Legalise betting, penalise match-fixing
With the Supreme Court investigation precipitated by the 2013 Indian Premier League spot-fixing scandal, it was only fitting that the Lodha panel would make its thoughts known on the prickly issues of betting and match-fixing. While the report makes clear that the issue of betting could be dealt by providing a legal framework, it draws a suitably hard line on match-fixing and spot-fixing, describing it as interfering with the “integrity of the game” and attempting to change the course of a match by some players to only benefit a few.
While laying down its own recommendations for dealing with the two evils, a particularly heartening aspect of the report was that it recognised the need to spread more awareness about malpractices within the game’s younger exponents.
Financial insecurity, short professional career and huge disparity in the contract money paid to different classes of players are some of the factors which tempt players towards malpractices. While reputed or glamorous players, particularly those with international exposure have huge incomes, the position of other national players, let alone fringe players, is not very rosy. Equally disturbing is the trend of young players suddenly exposed to riches by way of IPL not being suitably guided on responsible conduct, with the result that in order to maintain their extravagant lifestyles, they are lured into misadventures in the form of betting and match/spot-fixing. Attention should be bestowed by BCCI to give education about ethics and financial management to youngsters and to secure the post-cricket life of all players.
The nature of the BCCI’s existence
Finally, in a hard-hitting blow, the report criticises the nature of the existence of the BCCI’s various state associations, pointing out that the majority of its members are located under the Societies Registration Act of 1860 while some state associations are registered under the provisions of the Companies Act, leading to no uniformity in their structure and functioning.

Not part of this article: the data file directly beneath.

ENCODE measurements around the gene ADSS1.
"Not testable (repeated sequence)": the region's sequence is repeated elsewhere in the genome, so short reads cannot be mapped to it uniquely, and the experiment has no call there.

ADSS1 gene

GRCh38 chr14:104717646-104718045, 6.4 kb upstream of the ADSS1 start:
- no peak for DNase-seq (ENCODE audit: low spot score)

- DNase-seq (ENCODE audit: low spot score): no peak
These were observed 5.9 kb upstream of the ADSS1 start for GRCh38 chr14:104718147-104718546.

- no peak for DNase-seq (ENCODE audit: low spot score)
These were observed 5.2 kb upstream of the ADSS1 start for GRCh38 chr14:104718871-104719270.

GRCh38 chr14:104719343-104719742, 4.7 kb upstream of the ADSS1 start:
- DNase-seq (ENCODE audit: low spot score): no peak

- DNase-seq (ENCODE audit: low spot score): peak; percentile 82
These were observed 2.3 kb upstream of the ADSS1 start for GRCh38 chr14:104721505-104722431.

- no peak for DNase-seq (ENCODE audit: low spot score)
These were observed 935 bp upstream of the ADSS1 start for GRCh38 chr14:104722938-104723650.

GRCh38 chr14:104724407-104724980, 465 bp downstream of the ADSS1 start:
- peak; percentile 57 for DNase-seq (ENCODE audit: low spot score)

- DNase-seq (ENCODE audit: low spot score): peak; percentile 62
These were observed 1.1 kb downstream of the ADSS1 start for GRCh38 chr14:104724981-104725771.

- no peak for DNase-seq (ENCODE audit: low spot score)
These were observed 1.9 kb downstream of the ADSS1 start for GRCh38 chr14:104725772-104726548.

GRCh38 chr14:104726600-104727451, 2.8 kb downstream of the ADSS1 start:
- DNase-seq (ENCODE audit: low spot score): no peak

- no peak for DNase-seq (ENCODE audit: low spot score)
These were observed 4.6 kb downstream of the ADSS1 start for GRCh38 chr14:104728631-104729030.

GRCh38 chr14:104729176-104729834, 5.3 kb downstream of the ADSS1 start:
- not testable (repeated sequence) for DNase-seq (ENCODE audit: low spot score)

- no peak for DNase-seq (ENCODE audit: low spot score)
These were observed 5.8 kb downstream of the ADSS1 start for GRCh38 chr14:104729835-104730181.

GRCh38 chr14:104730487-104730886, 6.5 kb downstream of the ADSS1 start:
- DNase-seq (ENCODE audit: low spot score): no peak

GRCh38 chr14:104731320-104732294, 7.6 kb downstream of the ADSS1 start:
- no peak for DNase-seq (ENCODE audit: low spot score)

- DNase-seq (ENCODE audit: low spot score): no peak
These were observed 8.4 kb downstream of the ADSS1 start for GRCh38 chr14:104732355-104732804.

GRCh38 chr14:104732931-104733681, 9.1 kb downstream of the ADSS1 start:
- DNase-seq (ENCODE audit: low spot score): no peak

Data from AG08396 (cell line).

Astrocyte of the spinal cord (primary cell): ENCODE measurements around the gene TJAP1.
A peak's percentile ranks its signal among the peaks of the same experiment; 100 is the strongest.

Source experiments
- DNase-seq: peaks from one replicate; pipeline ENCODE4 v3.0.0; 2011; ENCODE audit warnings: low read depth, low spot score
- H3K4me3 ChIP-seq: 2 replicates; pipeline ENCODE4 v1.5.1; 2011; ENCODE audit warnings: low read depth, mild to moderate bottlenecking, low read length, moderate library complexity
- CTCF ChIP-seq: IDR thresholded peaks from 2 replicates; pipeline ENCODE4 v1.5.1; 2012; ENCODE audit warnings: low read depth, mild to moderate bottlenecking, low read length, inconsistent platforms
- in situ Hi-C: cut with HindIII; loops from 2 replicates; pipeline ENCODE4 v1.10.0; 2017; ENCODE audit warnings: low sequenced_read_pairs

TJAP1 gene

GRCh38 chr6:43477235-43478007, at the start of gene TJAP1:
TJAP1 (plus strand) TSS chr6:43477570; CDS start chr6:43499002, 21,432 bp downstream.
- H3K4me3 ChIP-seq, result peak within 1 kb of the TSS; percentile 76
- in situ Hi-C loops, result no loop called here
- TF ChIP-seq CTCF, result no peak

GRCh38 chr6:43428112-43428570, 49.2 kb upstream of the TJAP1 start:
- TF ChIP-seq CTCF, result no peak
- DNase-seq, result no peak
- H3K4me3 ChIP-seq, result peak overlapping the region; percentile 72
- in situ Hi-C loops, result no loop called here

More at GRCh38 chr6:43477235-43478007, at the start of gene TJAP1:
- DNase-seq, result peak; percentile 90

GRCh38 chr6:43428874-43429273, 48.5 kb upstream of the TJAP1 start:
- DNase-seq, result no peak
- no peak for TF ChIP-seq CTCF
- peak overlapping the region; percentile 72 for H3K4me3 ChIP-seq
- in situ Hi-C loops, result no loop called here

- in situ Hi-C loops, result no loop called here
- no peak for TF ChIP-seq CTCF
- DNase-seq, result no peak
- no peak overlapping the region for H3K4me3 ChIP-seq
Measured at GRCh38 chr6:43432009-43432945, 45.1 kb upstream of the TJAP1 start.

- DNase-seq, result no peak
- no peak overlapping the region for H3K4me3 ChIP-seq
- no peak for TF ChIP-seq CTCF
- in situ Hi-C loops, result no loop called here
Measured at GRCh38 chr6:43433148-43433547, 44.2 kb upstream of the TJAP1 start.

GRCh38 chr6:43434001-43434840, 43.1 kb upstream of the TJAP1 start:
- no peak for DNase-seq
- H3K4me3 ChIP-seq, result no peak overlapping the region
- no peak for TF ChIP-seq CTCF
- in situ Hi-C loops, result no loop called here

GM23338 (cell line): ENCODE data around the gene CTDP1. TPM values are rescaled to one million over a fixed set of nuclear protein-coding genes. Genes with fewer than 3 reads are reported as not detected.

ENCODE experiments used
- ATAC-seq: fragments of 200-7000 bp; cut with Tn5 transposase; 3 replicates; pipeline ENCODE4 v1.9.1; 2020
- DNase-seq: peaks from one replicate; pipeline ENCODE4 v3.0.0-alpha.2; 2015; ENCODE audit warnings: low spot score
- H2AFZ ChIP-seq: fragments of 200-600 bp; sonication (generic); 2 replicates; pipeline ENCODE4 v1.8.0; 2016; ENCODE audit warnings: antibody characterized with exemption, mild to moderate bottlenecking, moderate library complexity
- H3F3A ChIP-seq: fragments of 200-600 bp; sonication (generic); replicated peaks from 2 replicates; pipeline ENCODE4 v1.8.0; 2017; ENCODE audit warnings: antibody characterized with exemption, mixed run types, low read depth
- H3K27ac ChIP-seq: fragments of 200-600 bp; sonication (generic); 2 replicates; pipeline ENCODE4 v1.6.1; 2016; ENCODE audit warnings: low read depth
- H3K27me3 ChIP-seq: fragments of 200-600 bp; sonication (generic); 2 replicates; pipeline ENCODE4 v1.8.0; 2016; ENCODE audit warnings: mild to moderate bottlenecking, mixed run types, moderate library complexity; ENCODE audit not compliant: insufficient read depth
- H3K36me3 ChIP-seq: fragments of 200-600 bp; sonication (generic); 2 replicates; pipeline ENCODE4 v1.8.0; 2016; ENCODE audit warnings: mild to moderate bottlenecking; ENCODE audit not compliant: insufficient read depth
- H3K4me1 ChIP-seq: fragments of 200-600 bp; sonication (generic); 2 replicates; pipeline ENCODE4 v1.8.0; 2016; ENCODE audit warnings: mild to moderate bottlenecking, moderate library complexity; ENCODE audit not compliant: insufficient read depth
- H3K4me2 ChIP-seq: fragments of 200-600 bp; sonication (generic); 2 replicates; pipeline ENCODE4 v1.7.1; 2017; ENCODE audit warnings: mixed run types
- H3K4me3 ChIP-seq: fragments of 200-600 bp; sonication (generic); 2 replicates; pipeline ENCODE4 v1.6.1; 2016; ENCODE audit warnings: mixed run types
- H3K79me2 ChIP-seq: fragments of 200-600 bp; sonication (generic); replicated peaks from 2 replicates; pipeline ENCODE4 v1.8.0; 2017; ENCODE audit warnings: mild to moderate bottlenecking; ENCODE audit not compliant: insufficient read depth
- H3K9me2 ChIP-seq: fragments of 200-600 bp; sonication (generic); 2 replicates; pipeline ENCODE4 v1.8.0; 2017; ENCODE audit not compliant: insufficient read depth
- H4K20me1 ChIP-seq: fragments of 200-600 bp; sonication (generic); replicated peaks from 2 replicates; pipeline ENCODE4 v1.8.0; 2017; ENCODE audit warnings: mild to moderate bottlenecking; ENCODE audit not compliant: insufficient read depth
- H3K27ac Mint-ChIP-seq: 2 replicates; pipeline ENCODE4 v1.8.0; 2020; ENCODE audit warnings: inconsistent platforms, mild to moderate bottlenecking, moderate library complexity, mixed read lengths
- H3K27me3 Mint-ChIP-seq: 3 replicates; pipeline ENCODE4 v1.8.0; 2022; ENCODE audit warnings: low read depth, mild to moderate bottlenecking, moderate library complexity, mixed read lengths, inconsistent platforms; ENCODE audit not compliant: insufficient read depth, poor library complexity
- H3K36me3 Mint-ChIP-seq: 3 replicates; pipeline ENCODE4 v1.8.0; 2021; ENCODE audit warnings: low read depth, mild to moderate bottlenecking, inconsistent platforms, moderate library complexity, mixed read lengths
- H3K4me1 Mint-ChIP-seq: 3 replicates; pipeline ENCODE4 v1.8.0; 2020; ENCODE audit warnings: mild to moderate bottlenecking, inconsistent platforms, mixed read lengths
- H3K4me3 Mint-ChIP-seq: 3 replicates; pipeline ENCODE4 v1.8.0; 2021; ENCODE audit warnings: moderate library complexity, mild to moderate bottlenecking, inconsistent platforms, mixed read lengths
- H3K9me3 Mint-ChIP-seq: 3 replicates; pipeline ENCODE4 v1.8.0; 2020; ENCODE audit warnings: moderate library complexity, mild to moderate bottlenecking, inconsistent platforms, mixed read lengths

What follows is a large list of some of the problems that have resulted as a consequence of this and most of these are easily identifiable to the average cricket fan. At one juncture, the report points out the flawed system of ticket allocation in the country:
Tickets to games are also distributed as largesse among members, as entitlement, thereby shrinking their availability to the public at large
Then, comes a damning indictment of another major malpractice within the BCCI, proxy voting:
…coteries are promoted and candidates elected on the basis of several signed proxy votes given, very often with the name of the proxy left blank to be filled in later. This has given rise to unscrupulous practices that have even been brought to the attention of the courts.
The ordeal that every Indian cricket fan goes through when they decide to attend a match does not go unnoticed either:
The stadia (even new ones) do not provide basic facilities to the public, nor offer food and water at a reasonable price or of an acceptable quality. More importantly, the lack of hygienic toilets and access to the differently-abled discourage many patrons.
The solution, if the Lodha panel is to be believed, is simple – the state associations must pull up their game and ensure that there is uniformity in their functioning and professionalism in their management.
But will the state associations bite the bullet and actually change? Unlikely.
Though the report ends on a slightly positive note, calling cricket the “one unifying factor in India”, this is bound to be just the start of a very long road. Technically, of course, this entire report is not legally binding on the BCCI. Not as yet anyway, until the Supreme Court looks over it and provides its verdict. Considering though that the Lodha committee was appointed by the same Supreme Court, it would be safe to assume that the judiciary will probably call on the BCCI to implement a majority of the recommendations, if not all of them.
What will be the BCCI’s response? One can only speculate but going by the BCCI’s past history of bitterly holding on to its turf, it is bound to be a long, protracted battle.